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United Fresh's 'Under 35' speakers share insights of working on Capitol Hill

WASHINGTON — Congressional staffers provided a glimpse Oct. 1 into the daily challenges of working on Capitol Hill as the United Fresh Produce Association readied members for more than 100 visits to congressional offices at the Washington Public Policy Conference.

Robert Guenther, United Fresh senior vice president of public policy, moderated the 35 and Under Fresh Impact Panel, where six speakers from the U.S. Department of Agriculture, Congress, a lobbying firm and the produce industry answered questions about their jobs.

One of the more surprising discoveries produce business leaders find when they make lobbying visits each year is the young age of congressional staffers.

Chris Adamo, majority staff director for the Senate Agriculture Committee, said that staffers must be "a mile wide and an inch deep" on a range of issues, and that Capitol Hill is dominated by "a lot of overworked kids that don't know a lot." As a committee staffer, though, Mr. Adamo said his job is to delve deeper into agriculture issues.

Dottie Bond, legislative associate for The Russell Group, a Washington, DC, lobbying firm, said that she's fortunate to learn from Randy Russell, who has been working on agriculture issues for 30 years.

Young staffers must struggle to gain respect. Working long hours and learning from people with expertise on issues are ways to bridge the age gap and gain respect, said Joel Leftwich, minority deputy staff director for the Senate Agriculture Committee.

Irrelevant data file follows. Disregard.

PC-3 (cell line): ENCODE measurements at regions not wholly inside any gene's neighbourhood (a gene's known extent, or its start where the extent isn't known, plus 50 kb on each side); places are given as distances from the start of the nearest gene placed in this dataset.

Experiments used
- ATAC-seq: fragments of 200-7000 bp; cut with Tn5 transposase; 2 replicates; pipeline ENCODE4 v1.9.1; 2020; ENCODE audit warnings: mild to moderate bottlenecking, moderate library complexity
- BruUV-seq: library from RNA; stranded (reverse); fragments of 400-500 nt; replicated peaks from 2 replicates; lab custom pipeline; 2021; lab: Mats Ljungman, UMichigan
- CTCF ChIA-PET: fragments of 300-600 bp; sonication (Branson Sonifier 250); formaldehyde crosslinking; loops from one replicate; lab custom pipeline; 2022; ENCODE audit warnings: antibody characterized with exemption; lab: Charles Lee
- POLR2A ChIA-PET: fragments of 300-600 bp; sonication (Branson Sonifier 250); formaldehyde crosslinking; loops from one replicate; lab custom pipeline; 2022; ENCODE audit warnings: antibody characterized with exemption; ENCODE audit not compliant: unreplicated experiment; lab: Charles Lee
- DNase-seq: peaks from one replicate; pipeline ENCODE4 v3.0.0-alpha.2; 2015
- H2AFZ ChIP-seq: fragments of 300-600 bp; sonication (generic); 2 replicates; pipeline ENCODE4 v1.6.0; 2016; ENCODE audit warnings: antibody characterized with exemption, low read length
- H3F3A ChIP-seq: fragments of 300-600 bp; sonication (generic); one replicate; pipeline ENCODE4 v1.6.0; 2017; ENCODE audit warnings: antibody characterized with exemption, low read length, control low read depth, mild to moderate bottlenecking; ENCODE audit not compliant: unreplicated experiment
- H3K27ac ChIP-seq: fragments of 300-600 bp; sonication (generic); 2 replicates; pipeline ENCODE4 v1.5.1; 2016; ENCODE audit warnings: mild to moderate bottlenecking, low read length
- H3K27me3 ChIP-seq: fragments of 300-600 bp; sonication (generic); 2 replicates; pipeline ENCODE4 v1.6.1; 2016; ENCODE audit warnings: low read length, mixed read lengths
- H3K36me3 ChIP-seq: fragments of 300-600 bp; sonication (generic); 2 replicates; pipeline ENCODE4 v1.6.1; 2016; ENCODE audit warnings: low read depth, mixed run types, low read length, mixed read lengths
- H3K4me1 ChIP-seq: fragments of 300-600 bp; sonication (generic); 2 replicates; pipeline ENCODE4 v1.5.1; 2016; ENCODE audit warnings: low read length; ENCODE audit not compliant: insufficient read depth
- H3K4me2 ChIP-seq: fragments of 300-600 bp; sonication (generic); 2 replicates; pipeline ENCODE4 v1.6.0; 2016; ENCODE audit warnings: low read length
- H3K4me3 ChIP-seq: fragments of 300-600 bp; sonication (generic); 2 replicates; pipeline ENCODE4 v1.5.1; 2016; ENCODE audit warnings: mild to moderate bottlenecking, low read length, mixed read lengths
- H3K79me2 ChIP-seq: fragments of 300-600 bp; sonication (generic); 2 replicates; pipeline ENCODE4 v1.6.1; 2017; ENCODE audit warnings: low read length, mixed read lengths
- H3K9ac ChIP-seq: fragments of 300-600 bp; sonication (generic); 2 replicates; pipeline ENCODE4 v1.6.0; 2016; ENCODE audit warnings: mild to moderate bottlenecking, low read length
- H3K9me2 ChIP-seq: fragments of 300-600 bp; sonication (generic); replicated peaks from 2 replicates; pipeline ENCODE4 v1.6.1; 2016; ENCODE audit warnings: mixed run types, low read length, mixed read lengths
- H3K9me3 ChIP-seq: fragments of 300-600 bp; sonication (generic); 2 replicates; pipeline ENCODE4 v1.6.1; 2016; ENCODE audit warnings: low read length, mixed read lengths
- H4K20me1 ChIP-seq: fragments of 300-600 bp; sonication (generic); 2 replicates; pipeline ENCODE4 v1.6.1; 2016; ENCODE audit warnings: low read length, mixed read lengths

Besides the long hours and little pay, the congressional staffers complained about the endless volume of emails that must be answered. Still, there are benefits.

Kasey Gillette, agricultural policy advisor for Senate Majority Leader Harry Reid (D-NV), said the best part of her job is when she can immediately fix a problem with one phone call.

At USDA, Trista Etzig, program manager for the Specialty Crop Block Grant Program, said the best part of her job is hearing from recipients of specialty crop block grants.

For Mr. Leftwich, who works for Sen. Pat Roberts (R-KS), the "rush" of collecting enough votes to pass the farm bill on the Senate floor gives him a feeling of accomplishment.

The sole representative of the produce industry on the panel shared the benefits and pitfalls of his job.

Nick Mascari, who is in charge of new business development at the Indianapolis Fruit Co. Inc., said the best part of his job is "working in a great industry with great people" and selling a product that keeps people healthy.

The worst part, he added, is that "perishable products don't care if you're on vacation."